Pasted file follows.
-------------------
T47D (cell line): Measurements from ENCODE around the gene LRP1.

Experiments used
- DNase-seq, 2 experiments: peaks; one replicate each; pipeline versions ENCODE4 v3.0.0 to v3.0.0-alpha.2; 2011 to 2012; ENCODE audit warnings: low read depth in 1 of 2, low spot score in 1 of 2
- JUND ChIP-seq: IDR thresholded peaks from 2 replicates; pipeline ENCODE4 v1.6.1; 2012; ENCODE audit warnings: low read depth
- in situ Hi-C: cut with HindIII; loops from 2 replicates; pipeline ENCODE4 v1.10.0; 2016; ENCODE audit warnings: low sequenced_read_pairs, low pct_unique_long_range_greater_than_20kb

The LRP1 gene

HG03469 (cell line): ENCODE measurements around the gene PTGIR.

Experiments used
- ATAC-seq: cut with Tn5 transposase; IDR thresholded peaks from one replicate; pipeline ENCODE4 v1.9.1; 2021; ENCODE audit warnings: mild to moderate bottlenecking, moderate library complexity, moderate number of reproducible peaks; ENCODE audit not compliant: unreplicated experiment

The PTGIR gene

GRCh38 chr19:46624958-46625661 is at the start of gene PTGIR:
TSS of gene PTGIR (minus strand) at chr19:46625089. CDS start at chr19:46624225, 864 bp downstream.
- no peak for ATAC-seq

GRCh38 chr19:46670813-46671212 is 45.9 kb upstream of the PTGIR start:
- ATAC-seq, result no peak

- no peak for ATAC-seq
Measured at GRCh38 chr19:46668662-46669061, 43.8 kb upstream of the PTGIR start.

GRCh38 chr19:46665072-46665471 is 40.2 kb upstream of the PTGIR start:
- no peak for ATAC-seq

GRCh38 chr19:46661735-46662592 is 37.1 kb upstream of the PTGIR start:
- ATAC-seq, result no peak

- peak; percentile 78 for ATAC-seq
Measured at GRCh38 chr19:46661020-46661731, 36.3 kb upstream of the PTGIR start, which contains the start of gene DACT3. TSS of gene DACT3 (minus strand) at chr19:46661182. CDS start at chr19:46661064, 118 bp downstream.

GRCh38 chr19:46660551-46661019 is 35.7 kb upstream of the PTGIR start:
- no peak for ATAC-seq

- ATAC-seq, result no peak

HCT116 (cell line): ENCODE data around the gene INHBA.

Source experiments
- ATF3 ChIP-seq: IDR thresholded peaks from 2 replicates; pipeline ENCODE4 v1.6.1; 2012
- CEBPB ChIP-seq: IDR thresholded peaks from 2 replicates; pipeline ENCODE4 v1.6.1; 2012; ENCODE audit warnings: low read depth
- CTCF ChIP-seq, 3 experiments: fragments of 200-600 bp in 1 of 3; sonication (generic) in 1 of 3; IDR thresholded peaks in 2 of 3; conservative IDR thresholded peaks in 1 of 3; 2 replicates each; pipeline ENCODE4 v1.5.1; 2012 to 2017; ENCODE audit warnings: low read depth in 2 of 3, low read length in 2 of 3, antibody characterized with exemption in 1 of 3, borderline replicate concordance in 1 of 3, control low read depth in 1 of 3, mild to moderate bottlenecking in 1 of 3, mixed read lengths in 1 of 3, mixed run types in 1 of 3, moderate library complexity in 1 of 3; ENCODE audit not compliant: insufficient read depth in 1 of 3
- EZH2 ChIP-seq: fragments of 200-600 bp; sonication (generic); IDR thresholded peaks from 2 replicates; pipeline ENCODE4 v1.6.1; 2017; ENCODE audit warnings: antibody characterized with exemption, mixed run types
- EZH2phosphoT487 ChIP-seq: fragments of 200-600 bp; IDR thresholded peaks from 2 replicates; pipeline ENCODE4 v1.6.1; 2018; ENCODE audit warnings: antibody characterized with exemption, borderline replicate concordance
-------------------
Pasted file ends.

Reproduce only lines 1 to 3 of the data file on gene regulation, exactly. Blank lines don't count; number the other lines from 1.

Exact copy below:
T47D (cell line): Measurements from ENCODE around the gene LRP1.

Experiments used
- DNase-seq, 2 experiments: peaks; one replicate each; pipeline versions ENCODE4 v3.0.0 to v3.0.0-alpha.2; 2011 to 2012; ENCODE audit warnings: low read depth in 1 of 2, low spot score in 1 of 2